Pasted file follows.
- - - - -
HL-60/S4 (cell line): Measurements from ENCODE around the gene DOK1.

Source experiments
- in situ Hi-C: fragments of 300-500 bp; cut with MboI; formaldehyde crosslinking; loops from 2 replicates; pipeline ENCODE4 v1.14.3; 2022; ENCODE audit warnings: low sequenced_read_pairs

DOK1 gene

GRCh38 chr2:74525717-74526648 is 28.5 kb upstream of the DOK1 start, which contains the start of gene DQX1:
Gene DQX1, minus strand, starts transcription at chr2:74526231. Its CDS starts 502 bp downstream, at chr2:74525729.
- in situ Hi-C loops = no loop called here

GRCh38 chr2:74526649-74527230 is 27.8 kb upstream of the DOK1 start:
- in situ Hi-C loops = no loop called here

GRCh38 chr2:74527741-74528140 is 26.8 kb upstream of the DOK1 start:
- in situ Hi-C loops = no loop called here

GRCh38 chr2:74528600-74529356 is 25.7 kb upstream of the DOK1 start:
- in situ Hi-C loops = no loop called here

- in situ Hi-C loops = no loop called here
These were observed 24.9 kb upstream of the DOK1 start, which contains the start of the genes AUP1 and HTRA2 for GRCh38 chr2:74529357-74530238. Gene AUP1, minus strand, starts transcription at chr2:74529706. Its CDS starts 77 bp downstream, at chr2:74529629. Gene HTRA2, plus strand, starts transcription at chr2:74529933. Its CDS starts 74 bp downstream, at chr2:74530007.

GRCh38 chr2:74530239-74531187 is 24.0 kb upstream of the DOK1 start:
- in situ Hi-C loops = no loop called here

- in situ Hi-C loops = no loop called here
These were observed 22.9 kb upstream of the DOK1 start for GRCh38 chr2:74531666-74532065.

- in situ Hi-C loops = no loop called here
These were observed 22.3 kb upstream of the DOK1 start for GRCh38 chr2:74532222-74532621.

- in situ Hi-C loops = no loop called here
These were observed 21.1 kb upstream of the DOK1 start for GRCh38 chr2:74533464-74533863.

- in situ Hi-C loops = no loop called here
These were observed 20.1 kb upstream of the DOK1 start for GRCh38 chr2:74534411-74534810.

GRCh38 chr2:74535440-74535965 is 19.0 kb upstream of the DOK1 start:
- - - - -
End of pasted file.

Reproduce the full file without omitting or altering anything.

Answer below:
HL-60/S4 (cell line): Measurements from ENCODE around the gene DOK1.

Source experiments
- in situ Hi-C: fragments of 300-500 bp; cut with MboI; formaldehyde crosslinking; loops from 2 replicates; pipeline ENCODE4 v1.14.3; 2022; ENCODE audit warnings: low sequenced_read_pairs

DOK1 gene

GRCh38 chr2:74525717-74526648 is 28.5 kb upstream of the DOK1 start, which contains the start of gene DQX1:
Gene DQX1, minus strand, starts transcription at chr2:74526231. Its CDS starts 502 bp downstream, at chr2:74525729.
- in situ Hi-C loops = no loop called here

GRCh38 chr2:74526649-74527230 is 27.8 kb upstream of the DOK1 start:
- in situ Hi-C loops = no loop called here

GRCh38 chr2:74527741-74528140 is 26.8 kb upstream of the DOK1 start:
- in situ Hi-C loops = no loop called here

GRCh38 chr2:74528600-74529356 is 25.7 kb upstream of the DOK1 start:
- in situ Hi-C loops = no loop called here

- in situ Hi-C loops = no loop called here
These were observed 24.9 kb upstream of the DOK1 start, which contains the start of the genes AUP1 and HTRA2 for GRCh38 chr2:74529357-74530238. Gene AUP1, minus strand, starts transcription at chr2:74529706. Its CDS starts 77 bp downstream, at chr2:74529629. Gene HTRA2, plus strand, starts transcription at chr2:74529933. Its CDS starts 74 bp downstream, at chr2:74530007.

GRCh38 chr2:74530239-74531187 is 24.0 kb upstream of the DOK1 start:
- in situ Hi-C loops = no loop called here

- in situ Hi-C loops = no loop called here
These were observed 22.9 kb upstream of the DOK1 start for GRCh38 chr2:74531666-74532065.

- in situ Hi-C loops = no loop called here
These were observed 22.3 kb upstream of the DOK1 start for GRCh38 chr2:74532222-74532621.

- in situ Hi-C loops = no loop called here
These were observed 21.1 kb upstream of the DOK1 start for GRCh38 chr2:74533464-74533863.

- in situ Hi-C loops = no loop called here
These were observed 20.1 kb upstream of the DOK1 start for GRCh38 chr2:74534411-74534810.

GRCh38 chr2:74535440-74535965 is 19.0 kb upstream of the DOK1 start: